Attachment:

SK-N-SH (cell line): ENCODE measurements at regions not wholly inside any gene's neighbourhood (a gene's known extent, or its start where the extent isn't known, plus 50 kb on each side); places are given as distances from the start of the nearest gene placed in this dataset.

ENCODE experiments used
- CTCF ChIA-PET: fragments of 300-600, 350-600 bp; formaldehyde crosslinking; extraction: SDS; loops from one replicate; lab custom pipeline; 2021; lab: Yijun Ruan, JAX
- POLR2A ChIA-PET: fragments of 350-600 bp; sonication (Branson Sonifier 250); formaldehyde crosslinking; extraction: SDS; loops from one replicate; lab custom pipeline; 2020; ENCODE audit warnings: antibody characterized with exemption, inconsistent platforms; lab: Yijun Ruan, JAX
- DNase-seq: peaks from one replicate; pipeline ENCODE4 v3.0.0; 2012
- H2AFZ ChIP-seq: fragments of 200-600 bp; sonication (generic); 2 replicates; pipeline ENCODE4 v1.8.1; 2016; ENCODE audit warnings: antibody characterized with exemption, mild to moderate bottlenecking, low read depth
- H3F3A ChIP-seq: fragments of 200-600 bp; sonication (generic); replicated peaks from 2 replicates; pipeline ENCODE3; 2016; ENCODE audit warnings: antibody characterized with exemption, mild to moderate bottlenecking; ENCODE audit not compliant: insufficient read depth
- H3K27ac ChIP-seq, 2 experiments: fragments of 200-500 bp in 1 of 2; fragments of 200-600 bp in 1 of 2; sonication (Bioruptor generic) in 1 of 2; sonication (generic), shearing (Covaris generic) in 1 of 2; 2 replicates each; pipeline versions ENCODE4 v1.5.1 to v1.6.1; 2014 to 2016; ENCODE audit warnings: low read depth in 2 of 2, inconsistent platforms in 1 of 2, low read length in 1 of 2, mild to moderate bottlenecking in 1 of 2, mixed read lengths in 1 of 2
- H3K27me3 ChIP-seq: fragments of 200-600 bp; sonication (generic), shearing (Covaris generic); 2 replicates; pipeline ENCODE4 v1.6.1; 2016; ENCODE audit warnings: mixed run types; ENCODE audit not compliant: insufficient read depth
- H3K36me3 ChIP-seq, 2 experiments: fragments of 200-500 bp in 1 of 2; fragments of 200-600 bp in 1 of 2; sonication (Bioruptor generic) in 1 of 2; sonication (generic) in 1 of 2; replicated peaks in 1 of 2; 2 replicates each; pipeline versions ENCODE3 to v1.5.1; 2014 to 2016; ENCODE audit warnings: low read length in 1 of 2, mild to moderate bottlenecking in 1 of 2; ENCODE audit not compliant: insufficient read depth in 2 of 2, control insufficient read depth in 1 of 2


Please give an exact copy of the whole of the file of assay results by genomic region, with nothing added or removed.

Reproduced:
SK-N-SH (cell line): ENCODE measurements at regions not wholly inside any gene's neighbourhood (a gene's known extent, or its start where the extent isn't known, plus 50 kb on each side); places are given as distances from the start of the nearest gene placed in this dataset.

ENCODE experiments used
- CTCF ChIA-PET: fragments of 300-600, 350-600 bp; formaldehyde crosslinking; extraction: SDS; loops from one replicate; lab custom pipeline; 2021; lab: Yijun Ruan, JAX
- POLR2A ChIA-PET: fragments of 350-600 bp; sonication (Branson Sonifier 250); formaldehyde crosslinking; extraction: SDS; loops from one replicate; lab custom pipeline; 2020; ENCODE audit warnings: antibody characterized with exemption, inconsistent platforms; lab: Yijun Ruan, JAX
- DNase-seq: peaks from one replicate; pipeline ENCODE4 v3.0.0; 2012
- H2AFZ ChIP-seq: fragments of 200-600 bp; sonication (generic); 2 replicates; pipeline ENCODE4 v1.8.1; 2016; ENCODE audit warnings: antibody characterized with exemption, mild to moderate bottlenecking, low read depth
- H3F3A ChIP-seq: fragments of 200-600 bp; sonication (generic); replicated peaks from 2 replicates; pipeline ENCODE3; 2016; ENCODE audit warnings: antibody characterized with exemption, mild to moderate bottlenecking; ENCODE audit not compliant: insufficient read depth
- H3K27ac ChIP-seq, 2 experiments: fragments of 200-500 bp in 1 of 2; fragments of 200-600 bp in 1 of 2; sonication (Bioruptor generic) in 1 of 2; sonication (generic), shearing (Covaris generic) in 1 of 2; 2 replicates each; pipeline versions ENCODE4 v1.5.1 to v1.6.1; 2014 to 2016; ENCODE audit warnings: low read depth in 2 of 2, inconsistent platforms in 1 of 2, low read length in 1 of 2, mild to moderate bottlenecking in 1 of 2, mixed read lengths in 1 of 2
- H3K27me3 ChIP-seq: fragments of 200-600 bp; sonication (generic), shearing (Covaris generic); 2 replicates; pipeline ENCODE4 v1.6.1; 2016; ENCODE audit warnings: mixed run types; ENCODE audit not compliant: insufficient read depth
- H3K36me3 ChIP-seq, 2 experiments: fragments of 200-500 bp in 1 of 2; fragments of 200-600 bp in 1 of 2; sonication (Bioruptor generic) in 1 of 2; sonication (generic) in 1 of 2; replicated peaks in 1 of 2; 2 replicates each; pipeline versions ENCODE3 to v1.5.1; 2014 to 2016; ENCODE audit warnings: low read length in 1 of 2, mild to moderate bottlenecking in 1 of 2; ENCODE audit not compliant: insufficient read depth in 2 of 2, control insufficient read depth in 1 of 2